May 2, 2017
Twin Peaks: Season 1 Episode 1
James Hurley (James Marshall) is interviewed by the police about his relationship with Laura Palmer. Waitress Shelley Johnson (Madchen Amick) discovers a bloody shirt belonging to her violent husband Leo (Eric Da Rae). Truman (Michael Ontkean) and Cooper (Kyle MacLachlan) interview mill owner Josie Packard (Joan Chen), who received English tutoring from Laura. Laura's mother Sarah (Grace Zabriskie) has a terrifying vision of a creepy man in her house.
One of the great achievements of Twin Peaks' early episodes is the sheer number of characters that the series throws at the viewer without ever coming across as overwhelming or confusing. This first post-pilot episode juggles numerous plot threads, all of which may be related to Laura Palmer's death, and also undertakes the impressive task of interrelating half of them. It is actually quite easy when in the thick of all the different threads to overlook how carefully and slowly the episode is paced.
Something that quickly becomes clear from this episode is that Twin Peaks is not simply a murder-mystery to be solved. The series is ultimately more interested in playing with the conventions of soap opera. This intention is obvious from the broad cast of domestic characters, each of which is struggling with their own particular problem. Laura's ex-boyfriend Bobby (Dana Ashbrook) owes $10,000 to Leo for an undisclosed reason - although the heavy implication is that it is drug-related. Shelley is suffering serious domestic abuse at Leo's hand. Truman is having an affair with Josie, and Josie is facing a potential hostile takeover by her dead husband's resentful sister Catherine (Piper Laurie), and Catherine in turn is having an affair with hotel and department store owner Benjamin Horne (Richard Beymer). Meanwhile Laura's secret boyfriend James is falling in love with Laura's best friend Donna (Lara Flynn Boyle), and she with him. Meanwhile psychiatrist Lawrence Jacoby (Russ Tamblyn) is revealed as the man whole stole Laura's buried necklace, and is seen crying while listening to a recording she sent to him.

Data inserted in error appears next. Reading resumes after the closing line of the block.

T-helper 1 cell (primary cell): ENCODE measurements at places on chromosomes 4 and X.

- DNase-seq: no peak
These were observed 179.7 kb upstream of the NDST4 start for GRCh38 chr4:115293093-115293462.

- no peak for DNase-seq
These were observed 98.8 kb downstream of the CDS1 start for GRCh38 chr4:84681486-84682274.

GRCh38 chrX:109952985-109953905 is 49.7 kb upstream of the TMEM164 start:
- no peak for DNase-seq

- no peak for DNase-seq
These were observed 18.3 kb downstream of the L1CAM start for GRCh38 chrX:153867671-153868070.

There is simply so much going on at the same time that the resemblance to soap opera is unmistakable. It is also evident in Angelo Badalamenti's iconic score, which turns out to involve just three composions swapped back and forth for 45 minutes.
One of the actors who makes a very strong impression in these early episodes is Lara Flynn Boyle. Like Michael Ontkean as Truman, she plays her role in a very naturalistic fashion and avoids the temptation for eccentricity or over-acting. It makes her character much more likeable, and she does some really strong work with what is a deliberately archetypal character.
It is also important to note Sarah Palmer's momentary vision of the creepy and dishevelled man inside her house. It comes completely left of field, and is a somewhat shocking moment of horror as a result. It goes unexplained for now, but it the first really solid hint that Twin Peaks is not going to be the most ordinary and realistic of dramas.